Annuities Deferred Income Annuities Fixed Index Annuities

Invest in DIA to Fund LTCI Premiums When Retired – Part 4 of 4

The first three posts in this series discussed five differences between fixed index annuities (“FIA’s”) with income riders and deferred income annuities (“DIA’s”) that will influence which retirement income planning strategy is preferable for funding long-term care insurance (“LTCI”) premiums in a given situation. If you haven’t done so already, I would recommend that you read each of these posts.

This week’s post presents a sample case to illustrate the use of a FIA with an income rider vs. a DIA to fund LTCI premiums during retirement.


As with all financial illustrations, assumptions are key. A change in any single assumption will affect the results. The following is a list of assumptions used in the sample case:

  1. 55-year old, single individual
  2. Planned retirement start age of 68
  3. Life expectancy to age 90
  4. Current annual LTCI premium of $4,000 payable for life
  5. Need to plan for infrequent, although potentially double-digit percentage increases in LTCI premium at unknown points in time
  6. Given assumptions #4 and #5, plan for annual pre-tax income withdrawals of approximately $6,000 beginning at retirement age
  7. Solve for single lump sum investment at age 55 that will provide needed income
  8. Investment will come from a nonqualified, i.e., nonretirement, investment account
  9. One investment option is a fixed index annuity (“FIA”) with an income rider with lifetime income withdrawals beginning at age 68.
  10. Second investment option is a deferred income annuity (“DIA”) with no death benefit and lifetime income payout beginning at age 68.
  11. FIA premium bonus of 10%
  12. FIA annual return of 3%
  13. FIA income rider charge of 0.95% of income rider value otherwise known as the guaranteed minimum withdrawal benefit (“GMWB”)
  14. No withdrawals are taken from the FIA other than the income withdrawals.
  15. All investments are purchased from highly-rated life insurance companies known for providing innovative and competitive retirement income planning solutions.

Investment Amount

The first thing that needs to be solved for is the amount of investment that must be made at the individual’s age 55 in order to produce lifetime annual income of approximately $6,000 beginning at age 68. The goal is to minimize the amount of funds needed for the investment while choosing a strategy from a highly-rated insurance company that’s known for providing innovative and competitive retirement income planning solutions.

It turns out that an investment of $50,000 to $65,000 is needed to produce lifetime annual income of approximately $6,000 beginning at age 68. Given the fact that my goal as a retirement income planner is to use the smallest amount of investment for a fixed income annuity to produce a targeted income stream in order to preserve the remainder of a client’s investment portfolio for my client’s other financial goals, the amount of the investment needed is $50,000.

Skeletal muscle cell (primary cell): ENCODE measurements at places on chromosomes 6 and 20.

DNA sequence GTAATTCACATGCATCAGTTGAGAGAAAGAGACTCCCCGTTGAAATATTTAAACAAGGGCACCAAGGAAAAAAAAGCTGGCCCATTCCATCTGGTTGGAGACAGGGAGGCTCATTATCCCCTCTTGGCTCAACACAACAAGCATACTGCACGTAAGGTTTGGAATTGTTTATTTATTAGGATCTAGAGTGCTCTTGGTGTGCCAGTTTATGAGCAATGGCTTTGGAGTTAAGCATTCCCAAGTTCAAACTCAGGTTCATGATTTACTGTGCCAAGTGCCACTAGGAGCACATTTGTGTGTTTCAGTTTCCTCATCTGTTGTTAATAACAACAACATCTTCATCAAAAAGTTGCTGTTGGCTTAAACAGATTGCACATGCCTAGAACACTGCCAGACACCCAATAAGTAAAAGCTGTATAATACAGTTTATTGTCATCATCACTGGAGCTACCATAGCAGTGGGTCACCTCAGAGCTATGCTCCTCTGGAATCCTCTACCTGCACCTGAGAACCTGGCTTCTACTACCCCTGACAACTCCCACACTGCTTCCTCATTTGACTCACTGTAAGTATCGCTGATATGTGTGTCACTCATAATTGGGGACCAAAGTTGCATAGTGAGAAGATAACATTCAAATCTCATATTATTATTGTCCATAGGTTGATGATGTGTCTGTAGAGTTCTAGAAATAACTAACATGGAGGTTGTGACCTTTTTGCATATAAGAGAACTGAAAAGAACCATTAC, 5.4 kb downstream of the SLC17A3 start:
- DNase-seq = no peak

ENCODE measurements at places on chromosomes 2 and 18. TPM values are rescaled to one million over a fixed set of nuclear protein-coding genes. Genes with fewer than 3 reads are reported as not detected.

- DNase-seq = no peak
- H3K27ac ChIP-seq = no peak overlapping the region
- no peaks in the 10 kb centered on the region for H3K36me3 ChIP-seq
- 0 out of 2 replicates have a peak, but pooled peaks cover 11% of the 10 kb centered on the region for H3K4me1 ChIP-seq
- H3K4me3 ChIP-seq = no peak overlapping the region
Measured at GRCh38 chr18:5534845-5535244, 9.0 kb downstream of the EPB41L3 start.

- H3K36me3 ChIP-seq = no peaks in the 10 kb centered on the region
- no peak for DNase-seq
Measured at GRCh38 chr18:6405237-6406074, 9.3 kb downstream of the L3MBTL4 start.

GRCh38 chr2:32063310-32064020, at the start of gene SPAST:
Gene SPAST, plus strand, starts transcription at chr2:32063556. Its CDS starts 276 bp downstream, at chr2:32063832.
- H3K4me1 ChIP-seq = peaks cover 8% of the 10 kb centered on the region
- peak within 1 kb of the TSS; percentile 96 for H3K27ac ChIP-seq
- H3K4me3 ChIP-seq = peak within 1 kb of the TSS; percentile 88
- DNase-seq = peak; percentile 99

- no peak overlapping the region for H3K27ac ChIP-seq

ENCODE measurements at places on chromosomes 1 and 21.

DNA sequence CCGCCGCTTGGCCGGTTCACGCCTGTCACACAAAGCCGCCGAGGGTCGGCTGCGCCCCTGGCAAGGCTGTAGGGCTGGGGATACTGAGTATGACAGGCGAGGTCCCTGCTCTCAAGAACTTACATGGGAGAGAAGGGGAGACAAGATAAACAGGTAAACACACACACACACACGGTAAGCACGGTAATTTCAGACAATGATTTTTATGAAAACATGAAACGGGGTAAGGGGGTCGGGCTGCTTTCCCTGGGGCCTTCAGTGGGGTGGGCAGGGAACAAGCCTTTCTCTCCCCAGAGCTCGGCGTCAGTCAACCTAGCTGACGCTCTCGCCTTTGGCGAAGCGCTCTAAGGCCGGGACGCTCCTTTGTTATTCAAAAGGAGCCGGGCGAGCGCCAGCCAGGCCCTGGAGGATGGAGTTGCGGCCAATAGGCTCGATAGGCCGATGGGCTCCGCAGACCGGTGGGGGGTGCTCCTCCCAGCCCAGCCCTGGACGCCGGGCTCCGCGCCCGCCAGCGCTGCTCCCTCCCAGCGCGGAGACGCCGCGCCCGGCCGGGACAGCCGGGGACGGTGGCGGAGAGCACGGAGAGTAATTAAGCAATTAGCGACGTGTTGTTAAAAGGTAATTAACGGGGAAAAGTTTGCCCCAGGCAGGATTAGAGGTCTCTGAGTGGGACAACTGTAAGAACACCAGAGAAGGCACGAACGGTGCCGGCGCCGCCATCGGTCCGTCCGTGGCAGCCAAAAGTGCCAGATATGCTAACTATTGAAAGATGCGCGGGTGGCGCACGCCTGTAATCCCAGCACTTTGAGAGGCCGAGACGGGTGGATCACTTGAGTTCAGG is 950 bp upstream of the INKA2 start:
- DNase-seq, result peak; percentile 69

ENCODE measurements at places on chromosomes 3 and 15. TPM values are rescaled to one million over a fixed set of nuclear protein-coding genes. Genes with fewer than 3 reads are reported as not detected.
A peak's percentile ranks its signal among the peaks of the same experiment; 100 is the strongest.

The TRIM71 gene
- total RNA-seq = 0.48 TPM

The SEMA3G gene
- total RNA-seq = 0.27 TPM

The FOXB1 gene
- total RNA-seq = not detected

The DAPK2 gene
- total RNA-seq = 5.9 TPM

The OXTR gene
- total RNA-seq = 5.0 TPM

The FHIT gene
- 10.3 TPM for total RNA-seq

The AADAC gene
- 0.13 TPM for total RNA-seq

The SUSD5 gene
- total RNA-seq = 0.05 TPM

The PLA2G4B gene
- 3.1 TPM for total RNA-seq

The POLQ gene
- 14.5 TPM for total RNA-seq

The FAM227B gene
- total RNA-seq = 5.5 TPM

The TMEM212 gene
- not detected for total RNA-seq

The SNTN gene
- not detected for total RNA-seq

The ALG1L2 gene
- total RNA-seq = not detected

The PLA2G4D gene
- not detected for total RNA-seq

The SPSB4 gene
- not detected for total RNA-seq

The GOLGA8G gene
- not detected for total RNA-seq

There are three items we will examine to compare the results between investing $50,000 in a FIA with an income rider vs. a DIA to fund LTCI premiums during retirement. They are as follows:

  • Annual gross income
  • Annual taxable income
  • Value/death benefit

Annual Gross Income

Per the Exhibit, the annual payout, or gross income, from the FIA is $5,764, or $236 less than the annual gross income of $6,000 from the DIA. This equates to a total of $5,428 for the 23 years of payouts from age 68 through age 90.

Annual Taxable Income

If the investment was made in a retirement account like a traditional IRA and assuming there have been no nondeductible contributions made to the IRA, 100% of the income would be taxable. This would be the case for both the FIA or DIA.

As stated in assumption #8, the investment will come from a nonqualified, i.e., nonretirement, investment account. Per Part 2 of this series, this makes a difference when it comes to taxation of the withdrawals. Per the Exhibit, 100% of the annual FIA income of $5,764 is fully taxable vs. $3,066 of the DIA income. This is because the DIA, unlike the FIA, is being annuitized and approximately 50% of each income payment is nontaxable as a return of principal. Over the course of 23 years of payouts, this results in $62,054 of additional taxable income for the FIA vs. the DIA.

The amount of income tax liability resulting from the additional taxable income from the FIA will be dependent upon several factors that will vary each year, including (a) types, and amounts, of other income, (b) amount of Social Security income, (c) potential losses, (d) adjusted gross income, (e) itemized deductions, (f) marginal tax bracket, and (g) applicable state income tax law.

Value/Death Benefit

While the present value of the future income stream of a DIA represents an asset, you generally won’t receive an annual statement from the life insurance company showing you the value of your investment. In addition, while some DIA’s will pay a death benefit in the event that the annuitant dies prior to receiving income, per assumption #10, this isn’t the case in this situation. Consequently, the DIA column of the “Value/Death Benefit” section of the Exhibit is $0 for each year of the analysis.

On the other hand, there’s a projected value for the FIA from age 55 through age 79. This value is also the amount that would be paid to the FIA’s beneficiaries in the event of death. There’s a projected increase in value each year during the accumulation stage between age 55 and 67 equal to the net difference between the assumed annual return of 3% and the income rider charge of 0.95% of the income rider value.